I substituted chile powder with a good squirt of hot sauce, with favorable results. The cashews round this dish out, and the flavors, culled from your now-clean spice cabinet, are layered and deeply satisfying.
For using up some sumac, I turned to my pal Cathy Barrow’s latest book, “Pie Squared: Irresistibly Easy Sweet & Savory Slab Pies,” but took a major shortcut: Her sumac-scented eggplant slab pie calls for a phyllo dough crust, which I promptly ignored.
Instead, I reduced the amount of olive oil used to sauté the garlic, as I would have no pie crust to brush with it, and cooked the eggplant and tomatoes as directed but tossed in a can of chickpeas to give the dish a protein component. I finished it off with another thing I am constantly left with: the bottom of a bottle of pomegranate molasses.
While this is all meant to go into a slab pie, mine went straight to a serving bowl as a side dish, though it’s also delicious as a main course over rice with yogurt and chopped herbs, and is even better the next day. Slab pies without pie crust forever! (Also, another hit for the vegan friends, if you leave off the yogurt, though I swear all this healthy living is largely inadvertent.)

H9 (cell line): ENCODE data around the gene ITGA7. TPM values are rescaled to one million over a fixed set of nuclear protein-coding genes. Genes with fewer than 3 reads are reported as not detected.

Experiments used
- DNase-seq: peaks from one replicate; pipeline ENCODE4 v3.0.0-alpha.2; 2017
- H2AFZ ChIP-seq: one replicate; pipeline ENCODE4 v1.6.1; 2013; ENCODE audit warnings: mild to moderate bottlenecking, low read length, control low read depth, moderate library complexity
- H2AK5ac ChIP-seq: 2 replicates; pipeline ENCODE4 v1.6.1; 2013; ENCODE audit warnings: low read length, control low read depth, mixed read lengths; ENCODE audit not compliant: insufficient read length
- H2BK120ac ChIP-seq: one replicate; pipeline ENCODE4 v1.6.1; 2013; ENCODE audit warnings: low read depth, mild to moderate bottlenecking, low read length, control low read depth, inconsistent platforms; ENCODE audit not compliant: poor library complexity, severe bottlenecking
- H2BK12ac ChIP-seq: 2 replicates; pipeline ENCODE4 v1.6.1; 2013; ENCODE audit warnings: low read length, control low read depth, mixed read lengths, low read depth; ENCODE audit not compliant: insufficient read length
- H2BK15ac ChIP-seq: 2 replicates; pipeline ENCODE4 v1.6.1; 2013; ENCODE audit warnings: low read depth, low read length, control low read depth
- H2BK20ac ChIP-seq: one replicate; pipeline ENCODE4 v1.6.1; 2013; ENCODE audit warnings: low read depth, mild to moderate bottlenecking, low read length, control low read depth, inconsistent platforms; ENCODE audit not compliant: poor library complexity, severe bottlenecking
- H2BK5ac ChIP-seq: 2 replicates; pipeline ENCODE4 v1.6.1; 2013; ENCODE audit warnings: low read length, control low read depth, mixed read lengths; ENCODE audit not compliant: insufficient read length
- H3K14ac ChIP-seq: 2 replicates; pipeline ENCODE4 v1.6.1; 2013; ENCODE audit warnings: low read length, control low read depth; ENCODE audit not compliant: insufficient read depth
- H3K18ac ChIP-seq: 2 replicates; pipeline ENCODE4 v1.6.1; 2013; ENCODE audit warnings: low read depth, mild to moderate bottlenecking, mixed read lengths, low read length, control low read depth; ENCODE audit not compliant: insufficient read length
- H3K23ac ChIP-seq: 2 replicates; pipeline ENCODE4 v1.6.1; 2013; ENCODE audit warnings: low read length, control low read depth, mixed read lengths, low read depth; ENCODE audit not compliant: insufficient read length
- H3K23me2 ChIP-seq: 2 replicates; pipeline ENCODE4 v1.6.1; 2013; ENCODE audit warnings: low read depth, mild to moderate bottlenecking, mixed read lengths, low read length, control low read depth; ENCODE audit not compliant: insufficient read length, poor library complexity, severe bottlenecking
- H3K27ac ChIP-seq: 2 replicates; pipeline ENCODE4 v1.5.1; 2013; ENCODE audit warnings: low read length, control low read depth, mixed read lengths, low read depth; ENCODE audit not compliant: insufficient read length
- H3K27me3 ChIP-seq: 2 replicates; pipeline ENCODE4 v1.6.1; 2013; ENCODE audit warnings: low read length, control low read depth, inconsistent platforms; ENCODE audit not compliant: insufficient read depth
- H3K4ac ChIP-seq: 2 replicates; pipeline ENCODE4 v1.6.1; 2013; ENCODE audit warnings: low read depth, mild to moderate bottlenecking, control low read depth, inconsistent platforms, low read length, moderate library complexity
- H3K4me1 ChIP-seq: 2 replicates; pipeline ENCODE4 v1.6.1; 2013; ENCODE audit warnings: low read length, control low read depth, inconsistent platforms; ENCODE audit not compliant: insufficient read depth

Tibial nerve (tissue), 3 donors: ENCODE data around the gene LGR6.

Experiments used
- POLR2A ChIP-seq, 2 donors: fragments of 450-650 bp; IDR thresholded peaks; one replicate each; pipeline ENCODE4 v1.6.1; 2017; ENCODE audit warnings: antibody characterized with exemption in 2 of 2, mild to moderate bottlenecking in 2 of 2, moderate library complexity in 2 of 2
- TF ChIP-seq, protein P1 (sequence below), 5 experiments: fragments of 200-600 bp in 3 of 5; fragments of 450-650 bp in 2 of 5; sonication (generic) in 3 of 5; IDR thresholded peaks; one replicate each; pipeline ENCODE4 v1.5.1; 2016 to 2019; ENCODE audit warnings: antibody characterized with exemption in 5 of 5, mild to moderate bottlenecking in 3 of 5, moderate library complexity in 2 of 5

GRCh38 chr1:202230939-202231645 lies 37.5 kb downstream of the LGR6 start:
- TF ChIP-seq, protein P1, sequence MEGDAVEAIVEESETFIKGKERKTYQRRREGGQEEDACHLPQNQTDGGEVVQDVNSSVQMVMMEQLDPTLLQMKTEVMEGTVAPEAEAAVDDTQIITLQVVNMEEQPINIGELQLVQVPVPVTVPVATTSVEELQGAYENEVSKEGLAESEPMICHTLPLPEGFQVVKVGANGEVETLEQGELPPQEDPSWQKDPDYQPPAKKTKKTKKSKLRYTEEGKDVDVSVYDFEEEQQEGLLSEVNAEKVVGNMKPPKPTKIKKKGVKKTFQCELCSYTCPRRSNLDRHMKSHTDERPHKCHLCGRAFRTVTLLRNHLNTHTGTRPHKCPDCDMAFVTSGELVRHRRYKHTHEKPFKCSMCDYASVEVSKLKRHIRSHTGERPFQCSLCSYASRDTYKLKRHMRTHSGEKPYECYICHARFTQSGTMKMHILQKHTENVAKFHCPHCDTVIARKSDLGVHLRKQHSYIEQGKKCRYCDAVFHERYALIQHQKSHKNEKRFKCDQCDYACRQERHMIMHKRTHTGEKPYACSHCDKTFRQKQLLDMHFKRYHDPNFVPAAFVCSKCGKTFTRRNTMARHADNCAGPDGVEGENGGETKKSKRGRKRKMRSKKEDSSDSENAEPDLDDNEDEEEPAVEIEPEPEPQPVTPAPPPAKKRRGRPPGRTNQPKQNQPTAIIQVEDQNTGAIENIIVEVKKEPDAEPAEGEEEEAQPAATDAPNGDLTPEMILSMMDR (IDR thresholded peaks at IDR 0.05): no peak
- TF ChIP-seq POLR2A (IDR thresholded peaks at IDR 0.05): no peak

Now what to do with all the herbes de Provence, which I am reasonably sure I never purchased to begin with? Fade to memory of a cousin cooking brussels sprouts last summer in a manner I have never repeated. Maybe.
First, I treated myself to “Let’s Eat France!” by François-Régis Gaudry, which is really less a cookbook in any traditional sense and more a large-scale celebration of all things pertaining to buying, preparing and eating French food. This book led me to ignore my entire family as well as the needy cockapoo — “Can anyone in this house walk the dog besides me?” — as I spent a significant portion of a Saturday afternoon staring at a full-page display of the knives of France’s historical provinces, and another on the history of cornichons.
In the end, I baked the book’s mi-cuit chocolate cake, but found no use for my herbes de Provence.